It’s not uncommon in the course of handling personal injury cases to run across important witnesses who are reluctant or simply refuse to testify. Even a witness subpoena does little to solve the problem of the eyewitness who decides to have a memory lapse. We ran across such an adverse witness recently in an auto/truck collision case. An 18-wheeler driver was sitting in the left turn lane in the early morning hours waiting on a left turn arrow when another trucker made an illegal left turn from the right through lane and collided with a passenger car. The college student in the passenger care was severely injured and semi-conscious at the scene. The 18-wheeler driver left the scene before the police arrived but not before being seen by passersby. The negligent truck driver reported to the police that he was making a legal left turn on a left arrow and that the accident was caused by the college student.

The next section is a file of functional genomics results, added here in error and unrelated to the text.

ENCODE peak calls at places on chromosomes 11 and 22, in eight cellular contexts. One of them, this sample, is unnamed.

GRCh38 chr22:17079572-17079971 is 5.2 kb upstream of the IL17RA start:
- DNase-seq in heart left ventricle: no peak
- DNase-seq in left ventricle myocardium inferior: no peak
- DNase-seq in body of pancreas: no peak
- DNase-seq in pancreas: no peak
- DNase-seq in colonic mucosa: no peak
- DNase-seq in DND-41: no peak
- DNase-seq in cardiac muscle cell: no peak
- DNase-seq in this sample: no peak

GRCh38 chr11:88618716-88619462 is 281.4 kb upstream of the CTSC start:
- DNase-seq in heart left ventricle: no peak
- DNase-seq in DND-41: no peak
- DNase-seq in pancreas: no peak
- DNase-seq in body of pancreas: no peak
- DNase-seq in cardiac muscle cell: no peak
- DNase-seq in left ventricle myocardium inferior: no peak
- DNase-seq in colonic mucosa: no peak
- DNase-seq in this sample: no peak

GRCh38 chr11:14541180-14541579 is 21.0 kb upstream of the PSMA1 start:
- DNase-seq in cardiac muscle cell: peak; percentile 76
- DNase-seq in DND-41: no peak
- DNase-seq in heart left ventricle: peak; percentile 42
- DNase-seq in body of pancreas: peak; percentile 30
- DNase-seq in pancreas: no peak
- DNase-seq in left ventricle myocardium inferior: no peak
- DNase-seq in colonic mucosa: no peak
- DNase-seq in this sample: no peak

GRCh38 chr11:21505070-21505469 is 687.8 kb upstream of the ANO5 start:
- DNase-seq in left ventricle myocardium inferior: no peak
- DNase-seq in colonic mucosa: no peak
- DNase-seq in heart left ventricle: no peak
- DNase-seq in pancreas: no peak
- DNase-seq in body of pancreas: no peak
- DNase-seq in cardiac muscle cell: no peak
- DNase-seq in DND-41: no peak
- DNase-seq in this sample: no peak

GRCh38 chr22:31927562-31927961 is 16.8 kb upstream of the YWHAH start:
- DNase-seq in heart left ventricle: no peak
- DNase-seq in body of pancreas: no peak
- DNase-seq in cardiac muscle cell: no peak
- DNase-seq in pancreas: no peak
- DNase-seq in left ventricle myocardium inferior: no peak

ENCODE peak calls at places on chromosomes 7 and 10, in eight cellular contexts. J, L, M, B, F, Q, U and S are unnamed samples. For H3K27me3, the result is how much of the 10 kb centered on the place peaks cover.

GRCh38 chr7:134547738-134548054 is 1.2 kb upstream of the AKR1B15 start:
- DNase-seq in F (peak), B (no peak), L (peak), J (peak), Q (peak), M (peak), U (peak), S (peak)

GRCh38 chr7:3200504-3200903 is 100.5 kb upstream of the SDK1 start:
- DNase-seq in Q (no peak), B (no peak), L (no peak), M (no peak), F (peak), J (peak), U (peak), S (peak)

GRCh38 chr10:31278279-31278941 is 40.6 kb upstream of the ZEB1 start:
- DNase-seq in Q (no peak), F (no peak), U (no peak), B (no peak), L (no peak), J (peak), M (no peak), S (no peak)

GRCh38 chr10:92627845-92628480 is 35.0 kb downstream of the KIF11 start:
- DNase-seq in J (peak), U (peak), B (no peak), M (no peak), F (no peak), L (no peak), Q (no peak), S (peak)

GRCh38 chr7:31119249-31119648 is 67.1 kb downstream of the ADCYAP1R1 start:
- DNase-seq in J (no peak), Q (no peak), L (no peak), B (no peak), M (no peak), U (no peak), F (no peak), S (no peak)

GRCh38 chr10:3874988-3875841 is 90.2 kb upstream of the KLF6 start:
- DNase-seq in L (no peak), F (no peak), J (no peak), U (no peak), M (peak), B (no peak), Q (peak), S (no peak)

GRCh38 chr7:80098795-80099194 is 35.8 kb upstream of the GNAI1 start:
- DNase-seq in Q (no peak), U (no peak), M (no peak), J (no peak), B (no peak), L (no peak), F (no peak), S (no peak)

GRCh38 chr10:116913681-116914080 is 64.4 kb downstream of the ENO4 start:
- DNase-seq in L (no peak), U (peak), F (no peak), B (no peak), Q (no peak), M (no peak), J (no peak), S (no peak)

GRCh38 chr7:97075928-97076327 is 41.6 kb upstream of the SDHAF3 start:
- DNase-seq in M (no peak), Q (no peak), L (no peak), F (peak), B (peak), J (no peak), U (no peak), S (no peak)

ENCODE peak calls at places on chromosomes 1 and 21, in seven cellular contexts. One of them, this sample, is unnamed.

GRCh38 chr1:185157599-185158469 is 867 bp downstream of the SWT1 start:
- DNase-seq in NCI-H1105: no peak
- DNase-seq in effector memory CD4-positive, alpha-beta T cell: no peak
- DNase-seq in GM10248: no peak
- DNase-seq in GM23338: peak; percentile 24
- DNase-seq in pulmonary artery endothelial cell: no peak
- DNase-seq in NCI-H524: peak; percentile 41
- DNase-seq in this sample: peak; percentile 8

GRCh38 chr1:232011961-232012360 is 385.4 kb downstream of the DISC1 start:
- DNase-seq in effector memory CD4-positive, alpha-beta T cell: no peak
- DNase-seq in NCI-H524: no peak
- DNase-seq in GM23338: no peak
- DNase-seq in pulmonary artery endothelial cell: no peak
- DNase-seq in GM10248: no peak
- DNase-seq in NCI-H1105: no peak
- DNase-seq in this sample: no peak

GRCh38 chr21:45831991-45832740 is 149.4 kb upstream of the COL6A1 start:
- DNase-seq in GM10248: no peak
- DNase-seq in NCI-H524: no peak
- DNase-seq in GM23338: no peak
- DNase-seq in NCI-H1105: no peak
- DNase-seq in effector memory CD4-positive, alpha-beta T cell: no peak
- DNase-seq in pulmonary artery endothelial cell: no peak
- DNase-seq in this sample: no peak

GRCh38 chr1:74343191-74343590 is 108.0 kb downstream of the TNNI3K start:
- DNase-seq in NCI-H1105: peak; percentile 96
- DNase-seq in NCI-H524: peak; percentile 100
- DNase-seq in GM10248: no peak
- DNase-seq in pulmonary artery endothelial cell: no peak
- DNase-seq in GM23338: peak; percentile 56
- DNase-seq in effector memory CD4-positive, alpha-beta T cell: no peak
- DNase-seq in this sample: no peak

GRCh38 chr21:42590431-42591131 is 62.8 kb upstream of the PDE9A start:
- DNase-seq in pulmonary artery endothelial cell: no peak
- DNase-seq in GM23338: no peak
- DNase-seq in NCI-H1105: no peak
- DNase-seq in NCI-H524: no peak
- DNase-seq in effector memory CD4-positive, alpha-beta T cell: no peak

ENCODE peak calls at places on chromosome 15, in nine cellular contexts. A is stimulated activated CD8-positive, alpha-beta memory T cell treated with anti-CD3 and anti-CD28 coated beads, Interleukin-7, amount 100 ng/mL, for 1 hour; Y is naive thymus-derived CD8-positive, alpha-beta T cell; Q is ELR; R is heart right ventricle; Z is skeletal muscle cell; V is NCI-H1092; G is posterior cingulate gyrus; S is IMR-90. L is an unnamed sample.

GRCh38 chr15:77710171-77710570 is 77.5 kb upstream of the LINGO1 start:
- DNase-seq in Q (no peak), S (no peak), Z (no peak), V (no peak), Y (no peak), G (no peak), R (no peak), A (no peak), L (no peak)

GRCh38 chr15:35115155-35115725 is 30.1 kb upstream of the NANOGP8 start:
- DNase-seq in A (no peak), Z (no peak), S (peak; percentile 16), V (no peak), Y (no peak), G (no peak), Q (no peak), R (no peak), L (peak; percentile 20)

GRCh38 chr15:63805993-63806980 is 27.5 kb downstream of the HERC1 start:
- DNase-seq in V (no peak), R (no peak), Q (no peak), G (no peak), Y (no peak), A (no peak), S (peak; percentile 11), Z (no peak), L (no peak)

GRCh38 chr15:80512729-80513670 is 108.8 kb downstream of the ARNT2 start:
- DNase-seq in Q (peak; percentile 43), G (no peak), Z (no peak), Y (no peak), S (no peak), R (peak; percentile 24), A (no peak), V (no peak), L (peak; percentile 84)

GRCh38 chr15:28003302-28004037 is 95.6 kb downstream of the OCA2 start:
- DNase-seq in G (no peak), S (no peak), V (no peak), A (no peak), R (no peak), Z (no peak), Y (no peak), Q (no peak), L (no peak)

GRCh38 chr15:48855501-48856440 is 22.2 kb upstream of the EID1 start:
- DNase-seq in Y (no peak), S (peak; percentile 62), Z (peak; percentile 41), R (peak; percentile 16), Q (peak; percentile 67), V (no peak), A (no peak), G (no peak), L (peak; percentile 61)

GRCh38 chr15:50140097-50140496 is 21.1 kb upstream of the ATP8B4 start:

When our private investigator located and interviewed the 18-wheeler driver that had witnessed the accident the driver refused to give a statement and stated that if subpoenaed he would not remember anything. When pressed he stated that he was simply “not going to hang another trucker out to dry”.
Witnesses can be impeached with their prior inconsistent statements. Texas Rule of Evidence 613(a) provides that before a witness may be impeached he must be told the contents of the prior statement and given an opportunity to explain or deny the statement. In our case the 18-wheeler driver could be called to testify and questioned in detail regarding his statement the he was not going “to hang another trucker out to dry.” If he admitted the statement then he would not be further impeached. If he denied the statement then the evidence cases provide that he may be impeached by any competent evidence or witnesses. In our case the private investigator would be called to testify as to the prior statements. Either way the effect on a jury would be obvious.